Transformation report: Rugby still lagging behind

Xasa made it clear that a potential funding cut awaits any federation which does not comply with the government’s vision for transformation. (David Rogers/Getty Images)

Xasa made it clear that a potential funding cut awaits any federation which does not comply with the government’s vision for transformation. (David Rogers/Getty Images)

There is a glimmer of hope at the end of a long sports transformation tunnel. This was the message delivered at the release of the 2016/17 transformation status report in Hatfield, Pretoria on Monday morning.

Rugby, hockey and tennis were among the codes which received poor ratings while there were signs of improvement for cricket.

“Efforts have, for 23 years, been largely successful in bringing about an effectively transformed sport system and causing substantial consequential damage for many in the process,” Sports Minister Tokozile Xasa in opening the release.
She went on to insist that transformation is not only important for sport, but is vital for the very concept of nation-building itself.

Xasa presented the report by the Eminent Persons Group on Transformation in Sport (EPG). The commission is responsible for collecting data from the various federations in the country and subsequently providing recommendations going forward. The report was based largely on data from 2016.

In her address, Xasa made it clear that a potential funding cut awaits any federation which does not comply with the government’s vision for transformation. The report, however, did not suggest any federation should face that fate just yet. What it did do was highlight the long battles to transform, which await many federations.

Of the major codes, football unsurprisingly stood as the most diverse, with 92% “generic black” — the term for Indian, coloured and black African — male participation rate. Boxing, table tennis and volleyball had the next highest scores in that regard. The female comparisons of the four largely mirrored those percentages.

Cricket, while still some distance from accurately representing the population, showed some improvement. From a 55% white representation in 2015, it is now at 40%. Only 24% of the average team is black African, however. The senior female rate is only slightly worse off with 21% representation.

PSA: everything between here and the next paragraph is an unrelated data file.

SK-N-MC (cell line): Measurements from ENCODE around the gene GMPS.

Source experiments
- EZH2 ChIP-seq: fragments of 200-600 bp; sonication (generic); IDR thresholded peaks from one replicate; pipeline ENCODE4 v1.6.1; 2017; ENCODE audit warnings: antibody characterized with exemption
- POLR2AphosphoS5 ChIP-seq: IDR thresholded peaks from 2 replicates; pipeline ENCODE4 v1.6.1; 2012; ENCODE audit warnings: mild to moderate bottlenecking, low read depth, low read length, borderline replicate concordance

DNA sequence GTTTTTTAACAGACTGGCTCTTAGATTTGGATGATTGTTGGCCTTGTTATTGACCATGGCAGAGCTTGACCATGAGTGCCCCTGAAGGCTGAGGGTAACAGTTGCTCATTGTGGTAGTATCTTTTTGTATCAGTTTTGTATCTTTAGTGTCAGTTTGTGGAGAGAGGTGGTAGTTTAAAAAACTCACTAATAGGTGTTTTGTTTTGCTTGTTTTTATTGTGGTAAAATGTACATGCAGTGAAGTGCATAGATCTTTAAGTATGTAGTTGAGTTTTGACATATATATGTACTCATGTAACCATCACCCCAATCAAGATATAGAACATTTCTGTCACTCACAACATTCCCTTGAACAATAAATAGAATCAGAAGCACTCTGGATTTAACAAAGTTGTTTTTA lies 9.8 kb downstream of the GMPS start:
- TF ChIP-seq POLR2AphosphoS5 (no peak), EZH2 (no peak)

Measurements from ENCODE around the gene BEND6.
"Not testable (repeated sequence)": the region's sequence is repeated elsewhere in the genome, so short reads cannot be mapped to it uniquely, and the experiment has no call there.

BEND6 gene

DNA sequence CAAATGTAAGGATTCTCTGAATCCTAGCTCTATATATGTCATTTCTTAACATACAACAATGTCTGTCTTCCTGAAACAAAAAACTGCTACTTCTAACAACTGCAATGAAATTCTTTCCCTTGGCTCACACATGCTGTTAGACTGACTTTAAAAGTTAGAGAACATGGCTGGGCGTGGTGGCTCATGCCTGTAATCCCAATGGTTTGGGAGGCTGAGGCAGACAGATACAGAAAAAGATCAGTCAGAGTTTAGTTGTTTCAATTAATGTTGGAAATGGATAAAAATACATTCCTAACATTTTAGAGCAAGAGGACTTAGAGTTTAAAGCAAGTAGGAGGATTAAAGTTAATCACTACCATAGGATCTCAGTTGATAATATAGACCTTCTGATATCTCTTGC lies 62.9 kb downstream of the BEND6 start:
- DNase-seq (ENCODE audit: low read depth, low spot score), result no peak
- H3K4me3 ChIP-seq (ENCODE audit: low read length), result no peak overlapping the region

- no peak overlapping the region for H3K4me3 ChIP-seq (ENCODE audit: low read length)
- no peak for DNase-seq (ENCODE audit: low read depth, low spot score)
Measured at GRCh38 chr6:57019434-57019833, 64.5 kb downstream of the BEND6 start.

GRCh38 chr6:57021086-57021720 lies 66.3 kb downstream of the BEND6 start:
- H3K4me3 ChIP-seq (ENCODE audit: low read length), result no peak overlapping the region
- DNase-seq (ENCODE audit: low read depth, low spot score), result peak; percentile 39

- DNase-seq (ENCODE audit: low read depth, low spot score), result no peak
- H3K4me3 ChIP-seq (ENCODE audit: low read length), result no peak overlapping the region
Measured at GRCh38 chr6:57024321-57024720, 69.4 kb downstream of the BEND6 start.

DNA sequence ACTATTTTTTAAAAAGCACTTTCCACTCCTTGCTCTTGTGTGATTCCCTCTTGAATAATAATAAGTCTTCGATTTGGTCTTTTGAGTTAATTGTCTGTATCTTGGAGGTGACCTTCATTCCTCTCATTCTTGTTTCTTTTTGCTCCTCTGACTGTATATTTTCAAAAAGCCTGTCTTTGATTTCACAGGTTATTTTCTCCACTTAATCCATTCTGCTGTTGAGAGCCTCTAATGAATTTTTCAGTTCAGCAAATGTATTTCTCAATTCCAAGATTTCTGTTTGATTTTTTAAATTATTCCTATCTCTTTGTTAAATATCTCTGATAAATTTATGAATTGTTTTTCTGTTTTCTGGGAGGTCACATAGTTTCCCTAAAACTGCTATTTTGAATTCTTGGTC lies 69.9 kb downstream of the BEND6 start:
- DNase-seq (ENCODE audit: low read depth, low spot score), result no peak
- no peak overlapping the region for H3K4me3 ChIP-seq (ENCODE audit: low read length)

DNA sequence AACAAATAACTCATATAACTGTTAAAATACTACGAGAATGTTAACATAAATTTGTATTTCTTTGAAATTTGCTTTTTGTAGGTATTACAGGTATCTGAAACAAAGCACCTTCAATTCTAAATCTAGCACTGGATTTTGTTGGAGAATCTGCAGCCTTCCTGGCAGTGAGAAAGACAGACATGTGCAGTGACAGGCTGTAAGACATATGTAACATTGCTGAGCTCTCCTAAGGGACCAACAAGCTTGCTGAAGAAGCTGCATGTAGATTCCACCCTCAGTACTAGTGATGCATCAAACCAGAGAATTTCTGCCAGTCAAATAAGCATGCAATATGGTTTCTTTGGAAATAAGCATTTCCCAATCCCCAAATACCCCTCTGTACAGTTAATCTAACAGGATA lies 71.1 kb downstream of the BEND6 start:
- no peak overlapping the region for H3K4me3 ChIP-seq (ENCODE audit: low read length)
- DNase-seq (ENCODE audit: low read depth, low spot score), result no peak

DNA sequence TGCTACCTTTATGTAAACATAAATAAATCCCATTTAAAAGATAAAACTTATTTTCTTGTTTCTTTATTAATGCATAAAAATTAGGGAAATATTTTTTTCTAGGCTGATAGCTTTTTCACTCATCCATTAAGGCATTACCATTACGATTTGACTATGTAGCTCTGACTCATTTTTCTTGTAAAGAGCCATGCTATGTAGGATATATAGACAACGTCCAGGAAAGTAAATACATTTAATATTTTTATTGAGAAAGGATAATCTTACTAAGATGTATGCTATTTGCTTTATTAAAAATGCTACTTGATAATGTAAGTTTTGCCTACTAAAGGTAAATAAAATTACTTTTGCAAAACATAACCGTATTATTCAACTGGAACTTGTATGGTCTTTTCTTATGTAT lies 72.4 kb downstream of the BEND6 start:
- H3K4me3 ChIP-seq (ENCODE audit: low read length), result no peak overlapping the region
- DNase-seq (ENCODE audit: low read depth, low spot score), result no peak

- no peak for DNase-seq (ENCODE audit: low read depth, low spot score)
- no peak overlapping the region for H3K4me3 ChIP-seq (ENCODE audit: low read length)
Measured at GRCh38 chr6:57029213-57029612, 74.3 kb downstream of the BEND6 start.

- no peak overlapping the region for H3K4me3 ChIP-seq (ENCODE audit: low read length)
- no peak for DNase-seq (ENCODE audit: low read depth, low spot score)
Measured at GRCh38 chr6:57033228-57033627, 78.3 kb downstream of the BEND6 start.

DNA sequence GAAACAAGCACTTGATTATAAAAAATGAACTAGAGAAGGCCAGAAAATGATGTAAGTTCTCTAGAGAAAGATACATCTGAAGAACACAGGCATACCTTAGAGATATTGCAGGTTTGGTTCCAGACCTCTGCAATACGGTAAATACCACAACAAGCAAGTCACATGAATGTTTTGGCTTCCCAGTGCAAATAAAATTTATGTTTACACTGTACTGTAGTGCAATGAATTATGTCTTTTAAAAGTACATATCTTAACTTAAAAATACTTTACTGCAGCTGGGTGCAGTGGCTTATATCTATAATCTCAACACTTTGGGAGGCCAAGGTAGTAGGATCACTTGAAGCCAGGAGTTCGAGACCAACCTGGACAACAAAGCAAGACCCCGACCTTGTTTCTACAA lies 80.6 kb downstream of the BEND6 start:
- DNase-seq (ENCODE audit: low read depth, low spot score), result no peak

Rugby — historically the biggest offender of the major codes — is still some way off from placating the group.

The average national senior male demographic was 58% white while 22% was black African. It is worth noting, however, that the latter figure is up 12% from the previous year. The sport fairs better in the women’s category, achieving a 61% generic black participation rate.

“Leadership in codes with large white demographic profiles have to be proactive in putting strategies in place to counter the inevitable consequences of the strategic demographic realities highlighted above,” the report said in conclusion to its rugby figures.

Athletics, with a 30% black African female representation rate, was not favourably reviewed by the report.

“It’s a source of great worry,” said EPG secretariat Willie basson at the event. “Every four years they go off, win medals, but no one asks what they look like?”

Luke Feltham

Client Media Releases

UKZN School of Engineering celebrates accreditation from ECSA
MTN celebrates 25 years of enhancing lives through superior network connectivity
Financial services businesses focus on CX